LENS is a laptop ensemble, so if you have your own laptop and want to use that, then that’s great. During classes (e.g. the workshop sessions) we expect you to bring your laptop (and charger), and some headphones.
If you don’t have a laptop you can use, then let Ben know. We want this class to be accessible to everyone, so if the “BYO laptop” thing is an issue we’ll try our best to help you out with a loaner laptop for the semester.
Computer music software
Pure Data (Pd)
We’ll be installing & using Pd on our laptops from week 1, so if you want to get a head start you could even download & install it now.
Pd is a visual computer music environment. It’s just a regular piece of software which runs on your computer, although there are also versions which run on Android/iOS phones and tablets and even on Raspberry Pi!
Pd is freely available and works on Windows, macOS & Linux. To install it, go to the Pd downloads page and get the latest version of “vanilla” Pd for your platform (as shown in the screenshot).
All of the built-in Pd objects come with an example patch which explains how to use them. You can access this help browser using the
Help > Browser...menu.
Charles has written a series of introductory examples to Pure Data: ComputerMusicIntro examples
You can also find lots of great Pd examples in the rjlib library
Kreidler, J. Programming Electronic Music in Pd (2013). This book is freely available online, and is a good “from the ground up” introduction to how to make music in Pd. Some of the screenshots are a bit out of date, but since Pd hasn’t changed very much since it was written the actual content is still quite current and useful.
Puckette, M. Theory and Technique of Electronic Music (2007). This is a book by the creator of Pd, and even though it uses Pd for all the examples it’s really a more general book about how computer music works. It covers a bunch of the mathematical & signal processing foundations of the techniques you’ll learn in the course, and if you’re into that sort of thing then you might enjoy this book. However, in this course understanding the maths is less important than understanding the use of these thins in a LENS context, so we won’t cover the more maths-y stuff in this course.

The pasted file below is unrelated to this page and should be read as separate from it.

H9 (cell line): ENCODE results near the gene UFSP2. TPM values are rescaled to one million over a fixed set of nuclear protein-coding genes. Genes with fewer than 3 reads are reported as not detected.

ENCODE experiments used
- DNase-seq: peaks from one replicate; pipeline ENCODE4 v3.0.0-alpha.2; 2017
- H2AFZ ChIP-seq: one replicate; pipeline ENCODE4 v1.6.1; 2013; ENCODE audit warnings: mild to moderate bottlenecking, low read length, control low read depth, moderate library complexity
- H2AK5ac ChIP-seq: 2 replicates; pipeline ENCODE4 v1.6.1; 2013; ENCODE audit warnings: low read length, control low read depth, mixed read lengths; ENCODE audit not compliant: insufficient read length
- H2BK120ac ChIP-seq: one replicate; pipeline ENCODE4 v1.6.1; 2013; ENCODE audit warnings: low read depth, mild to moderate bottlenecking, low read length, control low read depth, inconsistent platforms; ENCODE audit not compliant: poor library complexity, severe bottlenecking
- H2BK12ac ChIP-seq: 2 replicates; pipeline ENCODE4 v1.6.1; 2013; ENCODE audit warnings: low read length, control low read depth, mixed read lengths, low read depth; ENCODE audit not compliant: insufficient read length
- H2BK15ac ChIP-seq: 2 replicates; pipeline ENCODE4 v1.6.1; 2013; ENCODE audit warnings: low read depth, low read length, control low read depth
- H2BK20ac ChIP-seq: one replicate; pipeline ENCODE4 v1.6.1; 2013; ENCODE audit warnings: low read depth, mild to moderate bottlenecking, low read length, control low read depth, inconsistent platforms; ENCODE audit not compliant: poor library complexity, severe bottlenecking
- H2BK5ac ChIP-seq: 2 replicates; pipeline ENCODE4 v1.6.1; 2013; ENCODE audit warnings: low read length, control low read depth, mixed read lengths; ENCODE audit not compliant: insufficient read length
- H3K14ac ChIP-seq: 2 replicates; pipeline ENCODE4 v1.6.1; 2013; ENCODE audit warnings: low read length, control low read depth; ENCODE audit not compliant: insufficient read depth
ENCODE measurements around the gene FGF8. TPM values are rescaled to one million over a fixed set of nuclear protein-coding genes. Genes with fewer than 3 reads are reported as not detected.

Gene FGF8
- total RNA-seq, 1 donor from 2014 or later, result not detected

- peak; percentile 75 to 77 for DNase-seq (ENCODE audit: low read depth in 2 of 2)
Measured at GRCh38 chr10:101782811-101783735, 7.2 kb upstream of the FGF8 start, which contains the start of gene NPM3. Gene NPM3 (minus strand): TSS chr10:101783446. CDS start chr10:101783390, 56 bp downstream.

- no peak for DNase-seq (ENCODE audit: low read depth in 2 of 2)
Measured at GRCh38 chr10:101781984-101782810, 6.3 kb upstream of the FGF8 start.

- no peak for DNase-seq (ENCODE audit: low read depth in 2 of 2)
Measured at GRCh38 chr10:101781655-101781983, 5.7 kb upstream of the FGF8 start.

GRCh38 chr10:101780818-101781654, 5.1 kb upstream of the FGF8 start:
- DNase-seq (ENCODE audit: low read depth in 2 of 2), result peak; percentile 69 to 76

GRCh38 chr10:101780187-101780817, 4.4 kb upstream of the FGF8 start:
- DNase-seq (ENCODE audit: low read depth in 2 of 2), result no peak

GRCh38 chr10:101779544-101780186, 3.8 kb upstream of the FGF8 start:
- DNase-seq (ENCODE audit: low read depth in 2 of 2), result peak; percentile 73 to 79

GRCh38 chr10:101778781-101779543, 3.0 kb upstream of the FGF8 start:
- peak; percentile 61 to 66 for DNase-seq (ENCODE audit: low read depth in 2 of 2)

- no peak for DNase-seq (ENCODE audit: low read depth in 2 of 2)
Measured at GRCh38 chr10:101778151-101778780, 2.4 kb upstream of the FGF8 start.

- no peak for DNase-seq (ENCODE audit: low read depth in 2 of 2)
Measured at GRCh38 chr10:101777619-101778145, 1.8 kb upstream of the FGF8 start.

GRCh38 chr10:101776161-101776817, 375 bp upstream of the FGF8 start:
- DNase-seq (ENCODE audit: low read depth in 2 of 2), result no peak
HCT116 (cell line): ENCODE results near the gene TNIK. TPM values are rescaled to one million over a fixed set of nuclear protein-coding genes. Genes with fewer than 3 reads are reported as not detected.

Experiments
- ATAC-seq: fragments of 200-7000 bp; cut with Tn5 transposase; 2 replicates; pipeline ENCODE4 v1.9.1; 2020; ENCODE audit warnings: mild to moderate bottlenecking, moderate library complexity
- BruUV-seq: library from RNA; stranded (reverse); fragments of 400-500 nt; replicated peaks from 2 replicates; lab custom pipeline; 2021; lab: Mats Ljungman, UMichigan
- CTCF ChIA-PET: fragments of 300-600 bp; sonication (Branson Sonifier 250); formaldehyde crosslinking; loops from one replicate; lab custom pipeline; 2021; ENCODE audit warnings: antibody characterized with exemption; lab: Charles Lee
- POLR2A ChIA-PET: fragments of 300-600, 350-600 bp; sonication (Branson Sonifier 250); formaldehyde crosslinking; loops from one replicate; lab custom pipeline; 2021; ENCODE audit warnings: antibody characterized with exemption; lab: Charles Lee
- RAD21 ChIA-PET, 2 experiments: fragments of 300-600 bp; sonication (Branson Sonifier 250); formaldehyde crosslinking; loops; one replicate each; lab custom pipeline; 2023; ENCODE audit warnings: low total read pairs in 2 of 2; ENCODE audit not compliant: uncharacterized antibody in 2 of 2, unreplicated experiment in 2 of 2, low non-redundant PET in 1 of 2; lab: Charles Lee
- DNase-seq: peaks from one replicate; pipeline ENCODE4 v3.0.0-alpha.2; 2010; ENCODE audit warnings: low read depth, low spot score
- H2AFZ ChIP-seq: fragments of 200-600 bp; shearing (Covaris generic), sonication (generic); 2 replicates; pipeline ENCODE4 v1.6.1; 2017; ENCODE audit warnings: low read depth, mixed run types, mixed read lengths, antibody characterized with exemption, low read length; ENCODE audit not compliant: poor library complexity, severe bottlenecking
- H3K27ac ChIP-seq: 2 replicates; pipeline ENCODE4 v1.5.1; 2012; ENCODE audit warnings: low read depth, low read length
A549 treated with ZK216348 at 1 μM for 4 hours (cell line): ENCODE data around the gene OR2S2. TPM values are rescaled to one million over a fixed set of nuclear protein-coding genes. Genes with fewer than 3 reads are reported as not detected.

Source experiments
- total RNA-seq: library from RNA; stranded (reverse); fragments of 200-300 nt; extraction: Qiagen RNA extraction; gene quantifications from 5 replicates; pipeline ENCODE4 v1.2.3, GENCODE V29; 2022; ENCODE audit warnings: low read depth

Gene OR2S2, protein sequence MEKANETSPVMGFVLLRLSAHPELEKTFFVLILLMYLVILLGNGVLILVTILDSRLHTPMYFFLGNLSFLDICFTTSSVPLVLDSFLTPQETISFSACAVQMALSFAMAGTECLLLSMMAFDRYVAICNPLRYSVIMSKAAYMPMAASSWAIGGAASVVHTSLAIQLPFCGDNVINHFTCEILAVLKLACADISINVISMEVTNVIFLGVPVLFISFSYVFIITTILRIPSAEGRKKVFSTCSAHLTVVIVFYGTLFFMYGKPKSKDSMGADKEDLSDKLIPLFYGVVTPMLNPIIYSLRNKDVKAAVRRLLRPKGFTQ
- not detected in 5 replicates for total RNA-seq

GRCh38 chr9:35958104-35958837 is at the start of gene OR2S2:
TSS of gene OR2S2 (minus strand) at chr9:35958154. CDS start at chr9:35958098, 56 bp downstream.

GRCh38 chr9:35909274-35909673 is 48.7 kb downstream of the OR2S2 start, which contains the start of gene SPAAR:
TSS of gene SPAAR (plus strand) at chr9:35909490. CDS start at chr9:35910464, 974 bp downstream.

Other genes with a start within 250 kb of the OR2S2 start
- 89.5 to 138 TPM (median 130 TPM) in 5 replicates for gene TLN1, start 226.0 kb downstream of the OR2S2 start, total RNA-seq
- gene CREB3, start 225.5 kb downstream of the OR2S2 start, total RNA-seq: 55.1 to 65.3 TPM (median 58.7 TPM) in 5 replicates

Cambridge Companion to Electronic Music (available through ANU library online). A great resource that covers all the concepts in this course with chapters written by current computer music composers and researchers.
We’ll be installing & using Extempore on our laptops from week 3, but again—there’s nothing stopping you getting started sooner!
Extempore is a text-based computer music environment (partly developed by Ben & others at ANU!). You might have seen Ben use it in his livecoding, but you can use it for “offline” music-making as well.
If you’re new to Extempore, start with the Quickstart page in Extempore’s online documentation, which includes instructions on how to install it on your laptop. Like Pd, Extempore is free & works on Windows, macOS & Linux.
As far as example code goes, Extempore comes with a bunch of example code (it’s
examples/ folder). One cool place to start is the
examples/sharedsystem folder. You can also read around the Extempore
documentation website, (for example to learn to make music with the Extempore
Screen recording software
Recording videos of your work is a crucial part of this course, you’ll be doing it every week for your AV diary submission.